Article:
For the foregoing reasons, the decision of the district court is AFFIRMED.


1.   The district court granted defendants' motions and denied Mr. Taylor's with little explanation, stating as follows:(1) the Motion of Uintah County and Sheriff Meacham in his Official Capacity for Summary Judgment, for the reasons stated in defendants' memoranda and on the record is granted, and Plaintiff's Cross-Motion for Partial Summary Judgment is denied for the same reasons;  and(2) the Motion of Lloyd Meacham in his Individual Capacity for Summary Judgment is granted on the grounds that immunities apply to him under the circumstances, that he was at least qualifiedly immune.Summ. J. at 2, Appellant's App. at 326.

2.   We have cited a non-exclusive list of cases addressing the availability and elements of a § 1983 action for malicious prosecution.   There are others, and the general confusion surrounding this area is exemplified by the conflicting opinions within many circuits.   Compare Singer, 63 F.3d at 116 (while common law tort actions may parallel constitutional claims, “it is only the violation of the constitutional right that is actionable and compensable under § 1983.”) with Cook, 41 F.3d at 79 (“Though section 1983 provides the federal claim, we borrow the elements of the underlying malicious prosecution tort from state law.”)

3.   We note, however, that those decisions of our court requiring an “egregious” misuse of the legal procedure for a § 1983 malicious prosecution claim proceeded on the basis that the Fourteenth Amendment's due process clause was the relevant constitutional provision.  Albright has changed that, holding that a § 1983 malicious prosecution claim does not implicate the Fourteenth Amendment's substantive due process standards.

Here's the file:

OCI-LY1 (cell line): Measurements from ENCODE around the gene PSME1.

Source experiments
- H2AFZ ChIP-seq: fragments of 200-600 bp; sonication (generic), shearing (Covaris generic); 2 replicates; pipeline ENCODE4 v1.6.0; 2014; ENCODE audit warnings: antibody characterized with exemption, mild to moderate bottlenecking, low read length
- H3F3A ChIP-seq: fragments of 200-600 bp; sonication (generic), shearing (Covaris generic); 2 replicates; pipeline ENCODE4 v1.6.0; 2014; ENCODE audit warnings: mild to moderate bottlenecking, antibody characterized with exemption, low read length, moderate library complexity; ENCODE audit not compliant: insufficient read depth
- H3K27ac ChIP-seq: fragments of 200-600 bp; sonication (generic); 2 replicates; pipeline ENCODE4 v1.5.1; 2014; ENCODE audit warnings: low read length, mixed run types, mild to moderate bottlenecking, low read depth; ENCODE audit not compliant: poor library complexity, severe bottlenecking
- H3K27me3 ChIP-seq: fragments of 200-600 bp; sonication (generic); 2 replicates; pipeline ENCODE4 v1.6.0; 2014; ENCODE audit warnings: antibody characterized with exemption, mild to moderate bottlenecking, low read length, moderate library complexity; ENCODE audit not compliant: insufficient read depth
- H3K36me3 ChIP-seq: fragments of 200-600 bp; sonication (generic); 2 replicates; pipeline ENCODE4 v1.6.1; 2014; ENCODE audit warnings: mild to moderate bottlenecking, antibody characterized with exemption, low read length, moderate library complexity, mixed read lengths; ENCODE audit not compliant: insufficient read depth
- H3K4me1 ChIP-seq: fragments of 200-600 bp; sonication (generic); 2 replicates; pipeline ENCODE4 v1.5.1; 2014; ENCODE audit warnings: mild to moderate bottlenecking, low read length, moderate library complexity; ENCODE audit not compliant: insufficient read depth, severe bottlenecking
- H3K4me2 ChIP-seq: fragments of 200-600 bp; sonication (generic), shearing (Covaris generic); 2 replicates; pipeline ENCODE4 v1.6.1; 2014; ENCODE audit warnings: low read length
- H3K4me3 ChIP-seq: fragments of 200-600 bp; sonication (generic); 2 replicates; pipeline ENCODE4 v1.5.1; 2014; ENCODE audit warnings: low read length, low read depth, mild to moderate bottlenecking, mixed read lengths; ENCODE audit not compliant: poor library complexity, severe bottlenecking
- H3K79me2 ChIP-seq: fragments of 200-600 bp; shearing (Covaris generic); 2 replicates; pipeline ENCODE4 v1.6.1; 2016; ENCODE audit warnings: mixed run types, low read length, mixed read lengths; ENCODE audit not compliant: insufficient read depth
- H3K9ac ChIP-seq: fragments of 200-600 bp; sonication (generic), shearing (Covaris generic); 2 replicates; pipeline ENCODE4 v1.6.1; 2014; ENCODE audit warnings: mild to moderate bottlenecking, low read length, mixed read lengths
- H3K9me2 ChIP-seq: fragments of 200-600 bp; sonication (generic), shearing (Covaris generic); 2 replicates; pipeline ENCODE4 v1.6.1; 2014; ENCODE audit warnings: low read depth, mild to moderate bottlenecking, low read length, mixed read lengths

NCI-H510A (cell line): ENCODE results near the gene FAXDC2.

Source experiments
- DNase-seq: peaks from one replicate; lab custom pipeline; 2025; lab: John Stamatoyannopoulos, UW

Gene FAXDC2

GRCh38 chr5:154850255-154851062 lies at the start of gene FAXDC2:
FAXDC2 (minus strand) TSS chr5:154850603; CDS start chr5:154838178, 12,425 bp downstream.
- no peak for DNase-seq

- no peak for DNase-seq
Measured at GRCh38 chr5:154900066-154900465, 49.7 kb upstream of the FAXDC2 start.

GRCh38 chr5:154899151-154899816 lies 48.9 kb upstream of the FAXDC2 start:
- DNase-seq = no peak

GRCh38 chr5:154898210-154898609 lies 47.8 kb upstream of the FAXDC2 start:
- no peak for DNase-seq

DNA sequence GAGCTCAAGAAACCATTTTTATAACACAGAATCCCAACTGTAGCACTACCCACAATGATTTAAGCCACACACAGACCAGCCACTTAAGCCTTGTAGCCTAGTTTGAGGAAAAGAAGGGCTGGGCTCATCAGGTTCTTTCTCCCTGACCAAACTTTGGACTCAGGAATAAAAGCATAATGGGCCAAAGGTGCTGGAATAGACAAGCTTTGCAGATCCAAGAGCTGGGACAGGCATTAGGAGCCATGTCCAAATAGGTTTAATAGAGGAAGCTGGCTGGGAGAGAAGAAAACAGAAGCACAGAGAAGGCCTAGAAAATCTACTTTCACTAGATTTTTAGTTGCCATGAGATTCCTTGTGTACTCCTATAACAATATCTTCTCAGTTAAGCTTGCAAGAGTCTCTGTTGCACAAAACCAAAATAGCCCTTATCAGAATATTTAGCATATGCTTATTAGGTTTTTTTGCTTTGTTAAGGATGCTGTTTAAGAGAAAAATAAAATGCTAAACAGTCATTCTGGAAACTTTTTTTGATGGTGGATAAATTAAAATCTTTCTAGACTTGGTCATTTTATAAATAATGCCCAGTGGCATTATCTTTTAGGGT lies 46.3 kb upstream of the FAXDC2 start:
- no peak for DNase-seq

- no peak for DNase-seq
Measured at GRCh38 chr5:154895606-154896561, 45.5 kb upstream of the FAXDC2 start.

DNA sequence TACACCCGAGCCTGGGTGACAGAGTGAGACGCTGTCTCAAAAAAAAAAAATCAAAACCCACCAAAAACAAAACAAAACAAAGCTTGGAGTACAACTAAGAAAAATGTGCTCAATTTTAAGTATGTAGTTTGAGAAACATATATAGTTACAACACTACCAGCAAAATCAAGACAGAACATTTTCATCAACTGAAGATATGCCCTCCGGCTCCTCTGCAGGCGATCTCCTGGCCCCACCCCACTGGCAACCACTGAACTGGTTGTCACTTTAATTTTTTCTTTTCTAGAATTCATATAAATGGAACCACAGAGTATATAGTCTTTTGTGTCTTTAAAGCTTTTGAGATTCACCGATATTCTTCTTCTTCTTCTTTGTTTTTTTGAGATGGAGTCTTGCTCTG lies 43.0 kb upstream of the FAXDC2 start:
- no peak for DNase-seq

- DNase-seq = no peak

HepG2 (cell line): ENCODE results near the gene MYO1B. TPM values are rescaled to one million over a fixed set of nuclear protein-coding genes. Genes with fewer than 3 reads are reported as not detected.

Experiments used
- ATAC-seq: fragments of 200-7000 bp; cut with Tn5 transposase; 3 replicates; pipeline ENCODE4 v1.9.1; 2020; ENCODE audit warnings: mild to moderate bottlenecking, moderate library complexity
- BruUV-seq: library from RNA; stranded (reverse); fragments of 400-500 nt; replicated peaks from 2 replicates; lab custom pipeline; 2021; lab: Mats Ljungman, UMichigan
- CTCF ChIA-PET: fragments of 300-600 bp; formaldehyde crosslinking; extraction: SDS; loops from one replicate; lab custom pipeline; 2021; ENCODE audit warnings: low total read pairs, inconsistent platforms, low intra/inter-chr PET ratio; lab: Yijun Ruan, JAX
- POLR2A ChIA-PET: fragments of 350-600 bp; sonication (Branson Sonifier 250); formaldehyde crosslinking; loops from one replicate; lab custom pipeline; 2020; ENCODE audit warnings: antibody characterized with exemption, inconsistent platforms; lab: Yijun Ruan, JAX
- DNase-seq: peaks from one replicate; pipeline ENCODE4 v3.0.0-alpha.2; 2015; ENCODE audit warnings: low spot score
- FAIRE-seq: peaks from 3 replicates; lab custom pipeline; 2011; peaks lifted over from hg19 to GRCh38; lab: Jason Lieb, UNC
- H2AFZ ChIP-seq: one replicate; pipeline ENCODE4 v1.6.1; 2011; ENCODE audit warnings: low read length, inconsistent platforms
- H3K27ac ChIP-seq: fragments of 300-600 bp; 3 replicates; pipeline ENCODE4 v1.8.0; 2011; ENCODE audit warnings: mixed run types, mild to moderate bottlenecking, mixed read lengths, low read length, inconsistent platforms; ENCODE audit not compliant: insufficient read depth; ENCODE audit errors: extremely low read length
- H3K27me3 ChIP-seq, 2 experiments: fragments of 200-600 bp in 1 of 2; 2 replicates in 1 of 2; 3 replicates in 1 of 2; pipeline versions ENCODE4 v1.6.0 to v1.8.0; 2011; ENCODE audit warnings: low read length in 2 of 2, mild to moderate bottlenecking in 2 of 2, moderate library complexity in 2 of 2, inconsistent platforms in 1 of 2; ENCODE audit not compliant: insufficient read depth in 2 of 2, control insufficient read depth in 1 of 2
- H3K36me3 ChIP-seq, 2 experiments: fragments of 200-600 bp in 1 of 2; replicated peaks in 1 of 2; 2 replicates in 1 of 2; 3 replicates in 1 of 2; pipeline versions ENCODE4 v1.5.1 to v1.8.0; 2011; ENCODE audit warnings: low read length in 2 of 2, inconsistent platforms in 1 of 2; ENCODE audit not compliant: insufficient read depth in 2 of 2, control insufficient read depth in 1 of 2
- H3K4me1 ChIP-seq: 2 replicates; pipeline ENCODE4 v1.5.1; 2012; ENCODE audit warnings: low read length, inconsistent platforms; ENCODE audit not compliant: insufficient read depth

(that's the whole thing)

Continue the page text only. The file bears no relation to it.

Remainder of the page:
4.   The Supreme Court in Albright cited Robinson as being among those circuit court cases which allow a § 1983 malicious prosecution claim to proceed with only the common law elements of malicious prosecution.   See Albright, 510 U.S. at ---- n. 4, 114 S.Ct. at 811 n. 4.

5.   As many courts have observed, in many ways Albright muddied the waters rather than clarified them.  Albright 's discussion about the Fourth Amendment governing pretrial deprivations of liberty is dicta, inasmuch as Mr. Albright never alleged a Fourth Amendment violation.   Thus, the Supreme Court specifically avoided deciding whether a Fourth Amendment malicious prosecution claim would succeed.Moreover, it is unclear how far the Fourth Amendment's protection against unreasonable “seizures” can reach in the pretrial context.   In Albright, the petitioner, Mr. Albright, had voluntarily submitted to the arrest process, and was released after he posted bail.   The Supreme Court did not decide, as it did not need to, whether he remained effectively “seized” in that situation.   Justice Ginsburg's concurrence suggests a theory under which a person is effectively “seized” for constitutional purposes as long as a prosecution is pending.   See Albright, 510 U.S. at ---- - ----, 114 S.Ct. at 815-16 (Ginsburg, J., concurring).   See generally Reed v. City of Chicago, 77 F.3d 1049, 1053-54 (7th Cir.1996);  Singer v. Fulton County Sheriff, 63 F.3d at 117 & n. 6.In this particular case, however, the “seizure” issue is fairly straightforward, because Mr. Taylor remained in detention, and therefore effectively “seized,” throughout the time period in question.

6.   We describe the district court's findings as “implicit” because the district court granted summary judgment with little explanation, see supra n. 1, stating that it granted the motions for the reasons set forth in defendants' memoranda, which is not a part of the record on appeal.

7.   In Ms. Dixon's statement, she did not state that Mr. Taylor admitted killing Mr. Nickells by name.   She stated that he told her he had killed a man in Vernal and burned his body in a car.